A trend of decline in Russia's milking herd stretching back to the collapse of the Soviet Union is to end, as state support programmes gain traction, but this will not prevent further growth in the nation's dairy imports.
"The contraction of the Russian dairy herd, which has been ongoing for more than two decades, [is expected] to end in 2013, with a slight increase in the herd," the US Department of Agriculture bureau in Moscow said.
The bureau forecast the number of cows in milk expanding by 50,000 animals to 8.65m head, helped by state support for imports of higher-quality foreign cattle, and low-interest loans to cover the cost of modernising dairy farms.
Even so, the herd would be far smaller than the 21.0m head which with Russia left Communist rule.
On milk production, the country is not expected to make progress towards a goal of 90% self-sufficiency in milk production 2020, as high fodder prices dissuade farmers from maximising yields.
'Price attractiveness of imports'
"Overall fluid milk production is expected to remain stagnant in 2013, as the benefits of improvements in management and genetics compete against high feed costs," the bureau said.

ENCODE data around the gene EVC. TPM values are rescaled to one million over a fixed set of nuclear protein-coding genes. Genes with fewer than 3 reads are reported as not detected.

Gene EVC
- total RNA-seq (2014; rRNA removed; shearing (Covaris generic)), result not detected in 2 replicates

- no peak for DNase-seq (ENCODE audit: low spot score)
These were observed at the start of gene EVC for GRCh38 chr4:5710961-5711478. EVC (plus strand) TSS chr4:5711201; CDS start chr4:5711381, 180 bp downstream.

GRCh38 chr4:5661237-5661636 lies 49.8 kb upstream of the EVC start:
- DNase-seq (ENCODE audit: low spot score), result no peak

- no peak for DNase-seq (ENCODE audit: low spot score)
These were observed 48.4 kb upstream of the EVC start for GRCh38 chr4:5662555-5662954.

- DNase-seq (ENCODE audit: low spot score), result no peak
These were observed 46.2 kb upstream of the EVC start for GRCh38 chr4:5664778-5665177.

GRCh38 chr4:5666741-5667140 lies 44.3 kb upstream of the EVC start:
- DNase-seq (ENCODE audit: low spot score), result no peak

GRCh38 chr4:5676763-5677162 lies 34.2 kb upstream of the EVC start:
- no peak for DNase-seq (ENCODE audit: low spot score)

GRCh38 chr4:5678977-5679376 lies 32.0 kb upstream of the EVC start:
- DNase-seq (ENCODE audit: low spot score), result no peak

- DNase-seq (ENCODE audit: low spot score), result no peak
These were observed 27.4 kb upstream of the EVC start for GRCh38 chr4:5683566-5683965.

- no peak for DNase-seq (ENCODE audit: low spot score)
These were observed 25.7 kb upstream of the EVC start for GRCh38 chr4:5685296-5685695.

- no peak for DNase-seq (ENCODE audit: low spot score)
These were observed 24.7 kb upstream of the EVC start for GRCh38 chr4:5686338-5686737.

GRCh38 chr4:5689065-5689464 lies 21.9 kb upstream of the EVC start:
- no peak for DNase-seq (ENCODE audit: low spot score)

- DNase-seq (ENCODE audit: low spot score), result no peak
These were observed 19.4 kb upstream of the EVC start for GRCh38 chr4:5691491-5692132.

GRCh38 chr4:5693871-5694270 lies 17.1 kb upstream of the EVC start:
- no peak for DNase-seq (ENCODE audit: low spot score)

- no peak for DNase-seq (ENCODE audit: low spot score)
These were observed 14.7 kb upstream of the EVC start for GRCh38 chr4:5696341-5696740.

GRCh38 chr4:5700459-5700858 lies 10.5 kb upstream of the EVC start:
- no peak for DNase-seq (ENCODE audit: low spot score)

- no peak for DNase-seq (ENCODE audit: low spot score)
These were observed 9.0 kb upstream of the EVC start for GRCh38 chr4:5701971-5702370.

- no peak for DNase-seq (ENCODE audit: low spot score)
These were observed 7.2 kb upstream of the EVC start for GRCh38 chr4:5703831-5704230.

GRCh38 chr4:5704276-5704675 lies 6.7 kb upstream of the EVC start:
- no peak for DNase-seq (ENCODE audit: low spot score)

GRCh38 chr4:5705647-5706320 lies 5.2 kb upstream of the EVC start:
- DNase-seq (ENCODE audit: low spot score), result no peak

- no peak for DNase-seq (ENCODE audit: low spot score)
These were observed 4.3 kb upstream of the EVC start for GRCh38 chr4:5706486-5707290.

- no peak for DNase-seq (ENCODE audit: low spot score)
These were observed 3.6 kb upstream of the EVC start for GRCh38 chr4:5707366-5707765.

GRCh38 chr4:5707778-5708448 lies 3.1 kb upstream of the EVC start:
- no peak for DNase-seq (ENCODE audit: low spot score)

"Russia's grain production in 2012 was lower, causing feed prices to rise, and these prices are expected to remain high until the new grain crop begins to be harvested in mid-2013.
"There remains a significant amount of development needed to meet the state's production goals"
Indeed, the bureau forecast Russian dairy imports will increase next year "as a result of the continued price attractiveness of imported goods".
Russia is already one of the world's top dairy importers thanks to weak domestic output and the relatively high price of what is produced.
Indeed, "several large dairies have reduced production or filed for bankruptcy," citing in particular the low cost of imports from Belarus, a major dairy exporter to Russia.
Other major exporters to Russia include the European Union, New Zealand and Ukraine.
However, many groups, including Danone, Olam International and PepsiCo, have sought to exploit Russian dairy consolidation as way of entering, through acquisition, a country viewed as a growing market.
Many agricultural operators, too, are seeking to raise output, including German-based Ekosem-Agrar, Russia's third-ranked milk producer which is raising cash through a bond sale for herd expansion, and Sweden-based Trigon Agri, which has operations near St Petersburg.
Dairy products set for increased Russian imports include fluid milk, cheese and butter, with milk powder purchases seen remaining flat.
Russian dairy groups have singled out butter as offering the lowest margins, "given competition with imported cream butters, domestic alternative butter products, and margarine", the bureau said.